Nov. 14 (Bloomberg) -- The U.S. Department of Housing and Urban Development for the first time failed to sell some of the soured mortgages it’s auctioning off in the wake of the housing crisis, according to four people with knowledge of the results.
HUD deemed bids on about $450 million of home loans too low to accept at an Oct. 30 sale, said the people, who asked not to be named because the details are private. Since 2010, the agency has sold about 50,000 non-performing single-family loans insured by the Federal Housing Administration to investors willing to either help keep the borrowers in their homes or rehab the properties for sale.
The sales are an attempt by HUD to simultaneously stem losses at the financially troubled FHA and pursue its public mission of averting foreclosures on the underlying properties. The refusal to accept bids on some of the pools may reflect that the FHA reached its limit on the losses it was willing to realize to keep some borrowers in homes or stabilize markets.
“If you can get someone who’s willing to take these notes and fix the mortgages, or the properties and rent them out or transfer them to a nonprofit, the idea is that you’re not hurting places that have been hit hard by foreclosures,” said Andrew Jakabovics, senior director of policy development at Enterprise Community Partners and a former HUD policy adviser who helped design the note sale program. “It’s about striking that balance but also making sure that they’re not giving properties away far below what the value is.”
The mortgages that HUD chose not to sell last month were in the two pools that had the highest debt relative to the value of underlying properties, the people said. The department sought to offload a total of $1.7 billion in loans. The auction differed from previous versions of HUD’s main type by offering pools of loans sorted by quality and geography, one of the people said.
HUD offers the loans at a significant discount to the unpaid principal balance with the expectation that buyers will try to modify the loan terms or take other actions to prevent neighborhoods from being swamped with vacant homes. Buyers of the notes agree not to foreclose for at least six months as a condition of the sale.
Homeowners have a better chance of keeping their properties if the loans are sold because FHA’s rules prevent borrower-aid tactics available to private investors, such as reductions to principal balances.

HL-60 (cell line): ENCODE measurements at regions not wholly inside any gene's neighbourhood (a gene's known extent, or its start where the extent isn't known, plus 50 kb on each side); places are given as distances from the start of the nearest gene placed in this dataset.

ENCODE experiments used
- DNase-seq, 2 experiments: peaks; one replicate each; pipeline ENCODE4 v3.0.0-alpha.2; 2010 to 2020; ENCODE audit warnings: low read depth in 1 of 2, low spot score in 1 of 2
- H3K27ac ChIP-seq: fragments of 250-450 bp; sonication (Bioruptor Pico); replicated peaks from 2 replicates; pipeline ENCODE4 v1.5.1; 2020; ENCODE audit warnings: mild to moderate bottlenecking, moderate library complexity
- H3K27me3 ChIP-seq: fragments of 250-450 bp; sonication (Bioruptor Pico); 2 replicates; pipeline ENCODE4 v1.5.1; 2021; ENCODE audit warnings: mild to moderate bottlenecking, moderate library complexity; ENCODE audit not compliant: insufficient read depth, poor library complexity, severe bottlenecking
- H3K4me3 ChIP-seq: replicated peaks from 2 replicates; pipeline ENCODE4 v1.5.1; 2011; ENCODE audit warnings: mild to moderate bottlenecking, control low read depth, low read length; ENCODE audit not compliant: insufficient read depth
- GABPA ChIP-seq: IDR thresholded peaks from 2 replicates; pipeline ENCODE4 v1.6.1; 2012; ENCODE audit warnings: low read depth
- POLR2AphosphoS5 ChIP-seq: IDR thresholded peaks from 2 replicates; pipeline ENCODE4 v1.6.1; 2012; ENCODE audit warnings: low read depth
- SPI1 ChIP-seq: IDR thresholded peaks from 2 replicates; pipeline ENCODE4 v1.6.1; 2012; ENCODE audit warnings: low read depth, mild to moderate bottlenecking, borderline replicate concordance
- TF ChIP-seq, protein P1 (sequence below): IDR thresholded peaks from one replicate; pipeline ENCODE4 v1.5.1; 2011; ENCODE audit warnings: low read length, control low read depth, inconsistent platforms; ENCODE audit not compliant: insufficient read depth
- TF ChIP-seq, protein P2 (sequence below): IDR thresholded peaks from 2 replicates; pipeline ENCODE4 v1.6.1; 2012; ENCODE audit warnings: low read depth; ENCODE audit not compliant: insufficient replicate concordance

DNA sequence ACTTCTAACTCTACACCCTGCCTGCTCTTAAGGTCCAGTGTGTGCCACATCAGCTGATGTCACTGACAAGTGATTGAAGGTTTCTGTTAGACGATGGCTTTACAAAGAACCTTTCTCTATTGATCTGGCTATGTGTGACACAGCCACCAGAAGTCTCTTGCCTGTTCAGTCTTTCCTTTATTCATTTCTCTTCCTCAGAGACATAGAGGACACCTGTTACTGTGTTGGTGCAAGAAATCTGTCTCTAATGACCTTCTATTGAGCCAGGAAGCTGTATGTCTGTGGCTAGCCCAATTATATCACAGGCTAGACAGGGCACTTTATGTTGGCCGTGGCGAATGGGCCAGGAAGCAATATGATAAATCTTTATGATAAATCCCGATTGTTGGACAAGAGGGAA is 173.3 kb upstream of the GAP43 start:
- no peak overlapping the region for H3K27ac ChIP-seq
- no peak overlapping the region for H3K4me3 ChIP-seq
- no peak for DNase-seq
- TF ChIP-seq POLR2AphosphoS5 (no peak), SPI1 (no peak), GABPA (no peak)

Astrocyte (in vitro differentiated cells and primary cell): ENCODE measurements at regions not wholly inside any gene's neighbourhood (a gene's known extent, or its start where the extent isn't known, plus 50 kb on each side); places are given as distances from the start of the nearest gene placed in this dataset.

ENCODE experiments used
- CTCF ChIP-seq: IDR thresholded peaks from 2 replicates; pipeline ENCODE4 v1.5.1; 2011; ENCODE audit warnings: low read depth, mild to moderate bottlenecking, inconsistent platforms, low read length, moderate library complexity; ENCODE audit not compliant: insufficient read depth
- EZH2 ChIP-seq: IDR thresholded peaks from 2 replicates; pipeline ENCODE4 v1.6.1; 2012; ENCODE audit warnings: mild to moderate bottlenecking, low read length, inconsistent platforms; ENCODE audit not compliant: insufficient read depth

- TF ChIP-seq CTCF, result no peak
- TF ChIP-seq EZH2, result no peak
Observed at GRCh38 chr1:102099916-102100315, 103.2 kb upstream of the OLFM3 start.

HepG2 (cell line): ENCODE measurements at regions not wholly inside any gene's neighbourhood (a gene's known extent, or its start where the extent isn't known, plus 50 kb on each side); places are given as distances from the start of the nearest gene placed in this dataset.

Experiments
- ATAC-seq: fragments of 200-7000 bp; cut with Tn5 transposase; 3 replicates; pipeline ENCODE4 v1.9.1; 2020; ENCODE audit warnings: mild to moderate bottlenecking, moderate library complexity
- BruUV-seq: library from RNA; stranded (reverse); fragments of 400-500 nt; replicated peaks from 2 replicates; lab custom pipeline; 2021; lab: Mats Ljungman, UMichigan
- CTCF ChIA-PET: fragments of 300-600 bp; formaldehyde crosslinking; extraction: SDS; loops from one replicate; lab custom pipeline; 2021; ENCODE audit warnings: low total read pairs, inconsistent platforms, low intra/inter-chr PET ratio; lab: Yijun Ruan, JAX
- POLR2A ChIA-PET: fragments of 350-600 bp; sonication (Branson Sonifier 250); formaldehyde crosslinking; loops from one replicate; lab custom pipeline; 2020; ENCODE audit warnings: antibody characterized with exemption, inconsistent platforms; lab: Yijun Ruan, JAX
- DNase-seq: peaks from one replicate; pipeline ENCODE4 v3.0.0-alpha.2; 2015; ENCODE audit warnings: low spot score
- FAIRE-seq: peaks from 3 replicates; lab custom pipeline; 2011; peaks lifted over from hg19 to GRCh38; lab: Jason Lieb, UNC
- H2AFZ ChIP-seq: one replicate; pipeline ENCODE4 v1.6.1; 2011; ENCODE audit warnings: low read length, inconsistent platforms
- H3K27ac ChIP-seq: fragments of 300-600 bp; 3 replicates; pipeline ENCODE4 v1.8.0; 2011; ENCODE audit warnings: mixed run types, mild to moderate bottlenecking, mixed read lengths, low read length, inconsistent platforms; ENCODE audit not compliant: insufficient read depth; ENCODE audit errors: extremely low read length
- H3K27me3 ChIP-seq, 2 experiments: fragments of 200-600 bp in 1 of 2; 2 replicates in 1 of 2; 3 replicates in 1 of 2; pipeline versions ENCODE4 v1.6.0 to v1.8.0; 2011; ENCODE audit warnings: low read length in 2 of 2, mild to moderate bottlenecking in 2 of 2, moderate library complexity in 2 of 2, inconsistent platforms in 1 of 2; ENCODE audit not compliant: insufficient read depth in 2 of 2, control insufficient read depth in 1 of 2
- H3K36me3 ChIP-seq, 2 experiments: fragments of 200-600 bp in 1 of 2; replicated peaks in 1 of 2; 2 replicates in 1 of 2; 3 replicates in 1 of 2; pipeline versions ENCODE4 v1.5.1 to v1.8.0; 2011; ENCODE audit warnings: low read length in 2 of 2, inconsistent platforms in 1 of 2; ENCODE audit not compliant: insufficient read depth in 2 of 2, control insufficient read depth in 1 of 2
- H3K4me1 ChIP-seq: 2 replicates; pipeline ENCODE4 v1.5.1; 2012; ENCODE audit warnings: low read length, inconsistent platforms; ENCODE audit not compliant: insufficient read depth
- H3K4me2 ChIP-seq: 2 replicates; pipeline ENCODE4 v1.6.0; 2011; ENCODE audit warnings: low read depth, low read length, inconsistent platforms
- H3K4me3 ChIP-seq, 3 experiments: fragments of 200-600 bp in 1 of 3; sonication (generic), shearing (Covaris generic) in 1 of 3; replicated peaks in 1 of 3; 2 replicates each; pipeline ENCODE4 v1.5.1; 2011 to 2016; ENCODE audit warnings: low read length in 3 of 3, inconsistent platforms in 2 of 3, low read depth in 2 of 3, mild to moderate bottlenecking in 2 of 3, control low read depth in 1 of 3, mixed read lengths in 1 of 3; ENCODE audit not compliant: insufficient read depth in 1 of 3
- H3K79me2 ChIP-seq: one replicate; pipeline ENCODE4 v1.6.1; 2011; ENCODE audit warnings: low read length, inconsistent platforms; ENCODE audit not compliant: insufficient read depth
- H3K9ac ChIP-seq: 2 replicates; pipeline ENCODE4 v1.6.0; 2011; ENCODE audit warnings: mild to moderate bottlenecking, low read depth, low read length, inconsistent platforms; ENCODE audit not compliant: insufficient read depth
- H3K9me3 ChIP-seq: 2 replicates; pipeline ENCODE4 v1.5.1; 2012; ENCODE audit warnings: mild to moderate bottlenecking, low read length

The sales also potentially recoup more value for the FHA than alternatives such as taking the properties to foreclosure and then selling them or allowing delinquent borrowers to sell their homes for less than they owe.
FHA recovered an average of 46 percent of the principal balances on foreclosed homes it sold in July. Meanwhile, buyers of the loans in HUD’s last round of sales in June paid an average of 53 percent of the balances of the $2.4 billion of loans sold, or 67 percent of estimated property values. Buyers included Oak Hill Advisors LP, mortgage-bond pioneer Lewis Ranieri’s Selene Investment Partners and Royal Bank of Scotland Group Plc’s securities arm, HUD disclosures show.
The FHA, created in the wake of the Great Depression to insure low-downpayment loans, has been swamped with foreclosures as a result of defaults on mortgages it backed as the housing bubble burst. The agency required a $1.7 billion taxpayer subsidy in September, the first in its history.
Buyers of mortgages auctioned in October included investment firm Angelo Gordon & Co. and the securities arm of Credit Suisse Group AG, two of the people said. Pacific Investment Management Co., the world’s largest fixed-income manager, also purchased some, another person said. Ellington Financial LLC, which is run by hedge-fund manager Michael Vranos’s firm, also bought some of the loans, Chief Executive Officer Laurence Penn said last week on a conference call.
Allan Krinsman, senior counsel for Angelo Gordon, and Drew Benson, a spokesman for Credit Suisse, declined to comment, as did HUD spokeswoman Addie Whisenant. Pimco’s Mark Porterfield didn’t immediately respond to an e-mail message.
The mortgage sales are being conducted through an online loan-auction service run by Debt Exchange Inc., known as DebtX. The offerings differ from others in the market by requiring investors to agree to buy all of the loans in the pools for which they’re bidding on an as-is basis instead of allowing loans to be “kicked out,” or removed, after relying on upfront due diligence from providers they don’t choose.
Some potential bidders may also be prevented from participating because of a variety of other unusual rules, including disclosures about whether any of their employees are related to individuals working at HUD, one of the people said.
HUD’s auctions have helped fuel a surge of sales of non-performing mortgages in the past year, as banks also stepped up their offerings.
About 24,000 loans are being offered over the agency’s October and December “national pool” auctions, and an additional 5,000 from Atlanta, Baltimore, Washington, Indianapolis, Las Vegas and California in “Neighborhood Stabilization Outcomes” pools, according to an online posting by DebtX.
The current $5 billion round of auctions of non-performing loans insured by the FHA, the largest yet, resumes Dec. 10. The department, which conducted loan sales under the program as early as 2002, had previously offloaded $8.1 billion since 2010, with the offerings accelerating starting late last year.